Leaders, you’re not always going to get it right.  You’re going to make mistakes, and wish you could just have a do-over.  But, you can’t.  When we make mistakes as leaders, real people are impacted by them.  While I don’t want you to beat yourself up unnecessarily, please do remember to learn from the mistakes, and do what you can to fix them.  The person you didn’t mean to be short with (and wish you hadn’t), or the wrong call you made really do impact people on your team.  Find a way to make it right, or at least apologize for being wrong.  Neither your supervisor nor your staff think you should be perfect, so a little apology or fix goes a lot farther than pretending it didn’t happen.

Speaking of pancakes…

vulture pancake

Rubes cartoons used with permission.

To ask for permission, or forgiveness?

22 04 2014

“I have learned, as a rule of thumb, never to ask whether you can do something.  Say, instead, that you are doing it.  Then fasten your seat belt.  The most remarkable things follow.” ~Julia Cameron

As a leader, you can ask for permission, or do it, and ask for forgiveness later.  I’m NOT saying that you should go off and spend $1 Million, and then ask for forgiveness, but there is a spectrum that goes from one option to the other.  Say you have a dissatisfied customer on the phone, and it will cost $50 to satisfy them.  You could say “I need to ask my VP if I can do that, and make an angry customer wait (because your leader is out of the office), or you can tell them that you’ll fix it right now, and then let your leader know what you did.  You’re likely to get an “attaboy” for excellent customer service. However, even if you have to apologize, was your heart in the right place?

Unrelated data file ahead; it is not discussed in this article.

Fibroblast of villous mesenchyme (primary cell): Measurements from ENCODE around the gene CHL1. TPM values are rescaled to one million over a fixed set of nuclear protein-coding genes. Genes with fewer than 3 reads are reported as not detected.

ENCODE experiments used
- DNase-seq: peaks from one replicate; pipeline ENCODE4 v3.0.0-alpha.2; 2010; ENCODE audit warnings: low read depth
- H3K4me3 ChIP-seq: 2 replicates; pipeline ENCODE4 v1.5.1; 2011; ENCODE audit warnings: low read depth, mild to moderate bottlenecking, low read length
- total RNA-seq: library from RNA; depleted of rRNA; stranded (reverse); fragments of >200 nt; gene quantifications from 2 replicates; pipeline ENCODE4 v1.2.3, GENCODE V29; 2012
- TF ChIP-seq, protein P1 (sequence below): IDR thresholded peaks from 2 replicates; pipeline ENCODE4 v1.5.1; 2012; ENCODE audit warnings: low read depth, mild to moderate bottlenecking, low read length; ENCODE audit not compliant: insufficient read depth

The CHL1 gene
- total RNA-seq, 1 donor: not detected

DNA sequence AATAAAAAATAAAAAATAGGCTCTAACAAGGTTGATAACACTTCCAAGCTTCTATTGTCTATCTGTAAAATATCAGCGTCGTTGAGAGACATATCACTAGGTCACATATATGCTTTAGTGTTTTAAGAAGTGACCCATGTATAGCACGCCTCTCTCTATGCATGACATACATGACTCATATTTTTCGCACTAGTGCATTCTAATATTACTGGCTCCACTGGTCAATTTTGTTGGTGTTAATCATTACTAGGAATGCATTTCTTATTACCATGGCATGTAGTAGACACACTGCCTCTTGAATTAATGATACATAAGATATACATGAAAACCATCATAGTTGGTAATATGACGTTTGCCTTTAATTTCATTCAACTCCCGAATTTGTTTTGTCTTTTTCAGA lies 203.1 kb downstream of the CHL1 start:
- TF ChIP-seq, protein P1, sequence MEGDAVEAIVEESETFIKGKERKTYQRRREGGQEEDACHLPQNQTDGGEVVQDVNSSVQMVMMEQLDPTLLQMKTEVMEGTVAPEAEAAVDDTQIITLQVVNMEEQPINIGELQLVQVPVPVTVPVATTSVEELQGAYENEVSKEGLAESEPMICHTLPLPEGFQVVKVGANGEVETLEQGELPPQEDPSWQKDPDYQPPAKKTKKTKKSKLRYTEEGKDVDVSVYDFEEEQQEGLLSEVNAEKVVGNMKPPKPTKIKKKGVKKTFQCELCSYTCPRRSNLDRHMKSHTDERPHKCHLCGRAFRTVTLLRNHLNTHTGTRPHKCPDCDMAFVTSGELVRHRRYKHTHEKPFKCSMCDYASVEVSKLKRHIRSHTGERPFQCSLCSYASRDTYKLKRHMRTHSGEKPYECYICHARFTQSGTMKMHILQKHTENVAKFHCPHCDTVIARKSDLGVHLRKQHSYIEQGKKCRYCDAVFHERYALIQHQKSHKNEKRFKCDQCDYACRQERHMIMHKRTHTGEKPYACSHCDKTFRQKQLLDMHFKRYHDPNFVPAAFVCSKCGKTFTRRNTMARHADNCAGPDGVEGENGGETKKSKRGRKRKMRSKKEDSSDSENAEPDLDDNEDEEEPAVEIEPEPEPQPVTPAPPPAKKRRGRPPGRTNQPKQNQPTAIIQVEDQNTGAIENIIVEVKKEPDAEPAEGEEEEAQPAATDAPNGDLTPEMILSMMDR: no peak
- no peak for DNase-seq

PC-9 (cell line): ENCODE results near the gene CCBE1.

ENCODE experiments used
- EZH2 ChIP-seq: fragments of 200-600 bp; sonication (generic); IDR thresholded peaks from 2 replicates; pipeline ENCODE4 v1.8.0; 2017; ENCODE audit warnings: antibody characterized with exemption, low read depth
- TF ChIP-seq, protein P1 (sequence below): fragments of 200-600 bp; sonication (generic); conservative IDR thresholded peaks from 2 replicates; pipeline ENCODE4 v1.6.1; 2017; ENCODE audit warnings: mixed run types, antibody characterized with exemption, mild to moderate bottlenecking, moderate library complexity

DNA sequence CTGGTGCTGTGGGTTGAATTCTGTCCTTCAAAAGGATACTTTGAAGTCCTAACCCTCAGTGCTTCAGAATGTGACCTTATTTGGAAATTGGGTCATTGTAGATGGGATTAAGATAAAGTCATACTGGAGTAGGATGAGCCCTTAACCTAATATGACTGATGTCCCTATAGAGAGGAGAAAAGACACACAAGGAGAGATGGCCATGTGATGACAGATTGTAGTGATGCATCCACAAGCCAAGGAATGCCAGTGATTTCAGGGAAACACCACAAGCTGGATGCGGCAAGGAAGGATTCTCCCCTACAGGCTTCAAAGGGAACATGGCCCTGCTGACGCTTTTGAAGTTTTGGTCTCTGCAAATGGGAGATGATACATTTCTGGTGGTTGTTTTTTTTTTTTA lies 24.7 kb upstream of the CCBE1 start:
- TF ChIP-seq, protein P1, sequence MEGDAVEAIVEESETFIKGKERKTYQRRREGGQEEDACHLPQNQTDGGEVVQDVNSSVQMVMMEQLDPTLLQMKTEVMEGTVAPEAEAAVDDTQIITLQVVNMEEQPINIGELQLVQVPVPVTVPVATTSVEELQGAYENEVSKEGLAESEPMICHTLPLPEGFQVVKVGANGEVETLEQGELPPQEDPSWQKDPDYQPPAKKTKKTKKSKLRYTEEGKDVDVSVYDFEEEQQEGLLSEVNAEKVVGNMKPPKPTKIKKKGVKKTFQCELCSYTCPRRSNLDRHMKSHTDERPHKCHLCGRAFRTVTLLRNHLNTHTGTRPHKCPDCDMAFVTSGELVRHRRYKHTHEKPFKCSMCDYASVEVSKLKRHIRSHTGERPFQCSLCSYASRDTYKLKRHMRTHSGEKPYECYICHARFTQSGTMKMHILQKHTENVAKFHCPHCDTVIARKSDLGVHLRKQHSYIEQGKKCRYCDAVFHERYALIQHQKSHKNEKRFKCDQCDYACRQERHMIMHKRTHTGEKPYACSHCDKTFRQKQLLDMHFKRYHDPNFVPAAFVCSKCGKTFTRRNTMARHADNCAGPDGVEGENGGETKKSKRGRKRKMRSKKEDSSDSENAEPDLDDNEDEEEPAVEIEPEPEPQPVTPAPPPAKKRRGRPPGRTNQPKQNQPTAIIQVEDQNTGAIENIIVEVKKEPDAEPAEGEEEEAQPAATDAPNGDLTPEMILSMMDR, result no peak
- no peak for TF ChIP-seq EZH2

There’s time to ask for permission, and there are times when you have to use your best judgment, and pull the trigger.  It’s probably healthy to have a conversation with your own leader to determine some “what if” scenarios.  Frame the conversation around how much they are comfortable losing as a trade-off for accountability and immediate customer satisfaction.  That should help you frame situations when you need to ask for permission, and when you need to do your best to spend the money appropriately, with a follow-up conversation around what you did.  You might be surprised how high the number is… after all, you’re a leader, and probably one with common sense, too!

Speaking of thumbs…


Rubes cartoons used with permission.

To err is human, to forgive is righteous

31 01 2014

“We are all full of weakness and errors; let us mutually pardon each other our follies – it is the first law of nature.” ~Voltaire

Regarding leadership, Colin Powell also said “Get mad… then get over it”.  We will all make mistakes as leaders.  Our job is to evaluate the data to the best of our ability, then make the call.  If you wait for 100% of the data to support a given hypothesis, either you missed the opportunity, or your competitor beat you to the punch.  When someone on your team makes a mistake, get mad, get over it, and talk about how to avoid a similar mistake.  When you make an innocent mistake, you should be able to count on your leader to do the same.  Of course, making the same mistake over and over again eventually won’t be forgiven – but that’s a different topic for a different comic. 

To err is to be human (i.e. “stuff happens”). Hindsight is 20/20.  Experience is the name we give our mistakes… There are so many sayings about mistakes because there are so many mistakes.    So, whether you made the mistake, or someone on your team made a mistake, get over it (either the anger or the guilt).  Fretting over spilled milk is unproductive.  Working to fix it, and celebrating the mistake so others can learn from it is the way to go. 

Speaking of pardon…



Rubes Cartoons used with permission.